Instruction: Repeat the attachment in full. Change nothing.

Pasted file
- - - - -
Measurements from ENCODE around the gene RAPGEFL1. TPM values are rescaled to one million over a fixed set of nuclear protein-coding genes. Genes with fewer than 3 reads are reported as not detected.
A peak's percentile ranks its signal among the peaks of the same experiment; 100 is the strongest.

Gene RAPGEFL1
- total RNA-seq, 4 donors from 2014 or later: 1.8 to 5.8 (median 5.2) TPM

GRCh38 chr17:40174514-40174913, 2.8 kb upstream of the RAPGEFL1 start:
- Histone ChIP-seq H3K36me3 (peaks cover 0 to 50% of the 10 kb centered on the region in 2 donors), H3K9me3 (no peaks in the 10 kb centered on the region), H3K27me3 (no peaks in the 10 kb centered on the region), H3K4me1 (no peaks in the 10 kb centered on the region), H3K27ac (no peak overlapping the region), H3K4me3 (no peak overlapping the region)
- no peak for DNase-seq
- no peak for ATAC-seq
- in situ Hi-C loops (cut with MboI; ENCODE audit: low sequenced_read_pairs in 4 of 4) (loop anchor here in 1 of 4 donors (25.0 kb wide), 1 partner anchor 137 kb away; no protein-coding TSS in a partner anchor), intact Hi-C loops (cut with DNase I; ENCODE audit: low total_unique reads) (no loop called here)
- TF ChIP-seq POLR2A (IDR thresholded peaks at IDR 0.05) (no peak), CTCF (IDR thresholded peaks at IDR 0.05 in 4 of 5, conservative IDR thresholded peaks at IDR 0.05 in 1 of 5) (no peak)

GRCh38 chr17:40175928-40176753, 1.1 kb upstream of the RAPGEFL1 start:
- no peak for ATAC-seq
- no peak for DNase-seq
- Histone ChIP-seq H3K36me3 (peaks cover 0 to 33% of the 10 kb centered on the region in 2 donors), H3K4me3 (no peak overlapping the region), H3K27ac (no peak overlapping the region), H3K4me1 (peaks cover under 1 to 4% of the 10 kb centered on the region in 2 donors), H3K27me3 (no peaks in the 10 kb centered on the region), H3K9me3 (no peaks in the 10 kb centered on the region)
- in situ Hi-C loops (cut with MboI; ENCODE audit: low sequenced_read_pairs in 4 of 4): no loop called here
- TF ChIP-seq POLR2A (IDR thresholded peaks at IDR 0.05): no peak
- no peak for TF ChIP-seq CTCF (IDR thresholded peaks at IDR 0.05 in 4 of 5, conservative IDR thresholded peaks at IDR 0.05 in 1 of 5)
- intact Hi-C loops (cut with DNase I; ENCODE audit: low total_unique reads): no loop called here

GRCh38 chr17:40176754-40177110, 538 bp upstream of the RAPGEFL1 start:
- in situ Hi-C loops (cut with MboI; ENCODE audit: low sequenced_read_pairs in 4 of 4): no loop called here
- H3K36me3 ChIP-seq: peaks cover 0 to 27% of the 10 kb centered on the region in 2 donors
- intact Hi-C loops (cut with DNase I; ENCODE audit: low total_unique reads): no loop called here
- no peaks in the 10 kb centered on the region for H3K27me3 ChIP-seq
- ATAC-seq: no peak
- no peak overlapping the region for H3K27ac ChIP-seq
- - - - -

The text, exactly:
Measurements from ENCODE around the gene RAPGEFL1. TPM values are rescaled to one million over a fixed set of nuclear protein-coding genes. Genes with fewer than 3 reads are reported as not detected.
A peak's percentile ranks its signal among the peaks of the same experiment; 100 is the strongest.

Gene RAPGEFL1
- total RNA-seq, 4 donors from 2014 or later: 1.8 to 5.8 (median 5.2) TPM

GRCh38 chr17:40174514-40174913, 2.8 kb upstream of the RAPGEFL1 start:
- Histone ChIP-seq H3K36me3 (peaks cover 0 to 50% of the 10 kb centered on the region in 2 donors), H3K9me3 (no peaks in the 10 kb centered on the region), H3K27me3 (no peaks in the 10 kb centered on the region), H3K4me1 (no peaks in the 10 kb centered on the region), H3K27ac (no peak overlapping the region), H3K4me3 (no peak overlapping the region)
- no peak for DNase-seq
- no peak for ATAC-seq
- in situ Hi-C loops (cut with MboI; ENCODE audit: low sequenced_read_pairs in 4 of 4) (loop anchor here in 1 of 4 donors (25.0 kb wide), 1 partner anchor 137 kb away; no protein-coding TSS in a partner anchor), intact Hi-C loops (cut with DNase I; ENCODE audit: low total_unique reads) (no loop called here)
- TF ChIP-seq POLR2A (IDR thresholded peaks at IDR 0.05) (no peak), CTCF (IDR thresholded peaks at IDR 0.05 in 4 of 5, conservative IDR thresholded peaks at IDR 0.05 in 1 of 5) (no peak)

GRCh38 chr17:40175928-40176753, 1.1 kb upstream of the RAPGEFL1 start:
- no peak for ATAC-seq
- no peak for DNase-seq
- Histone ChIP-seq H3K36me3 (peaks cover 0 to 33% of the 10 kb centered on the region in 2 donors), H3K4me3 (no peak overlapping the region), H3K27ac (no peak overlapping the region), H3K4me1 (peaks cover under 1 to 4% of the 10 kb centered on the region in 2 donors), H3K27me3 (no peaks in the 10 kb centered on the region), H3K9me3 (no peaks in the 10 kb centered on the region)
- in situ Hi-C loops (cut with MboI; ENCODE audit: low sequenced_read_pairs in 4 of 4): no loop called here
- TF ChIP-seq POLR2A (IDR thresholded peaks at IDR 0.05): no peak
- no peak for TF ChIP-seq CTCF (IDR thresholded peaks at IDR 0.05 in 4 of 5, conservative IDR thresholded peaks at IDR 0.05 in 1 of 5)
- intact Hi-C loops (cut with DNase I; ENCODE audit: low total_unique reads): no loop called here

GRCh38 chr17:40176754-40177110, 538 bp upstream of the RAPGEFL1 start:
- in situ Hi-C loops (cut with MboI; ENCODE audit: low sequenced_read_pairs in 4 of 4): no loop called here
- H3K36me3 ChIP-seq: peaks cover 0 to 27% of the 10 kb centered on the region in 2 donors
- intact Hi-C loops (cut with DNase I; ENCODE audit: low total_unique reads): no loop called here
- no peaks in the 10 kb centered on the region for H3K27me3 ChIP-seq
- ATAC-seq: no peak
- no peak overlapping the region for H3K27ac ChIP-seq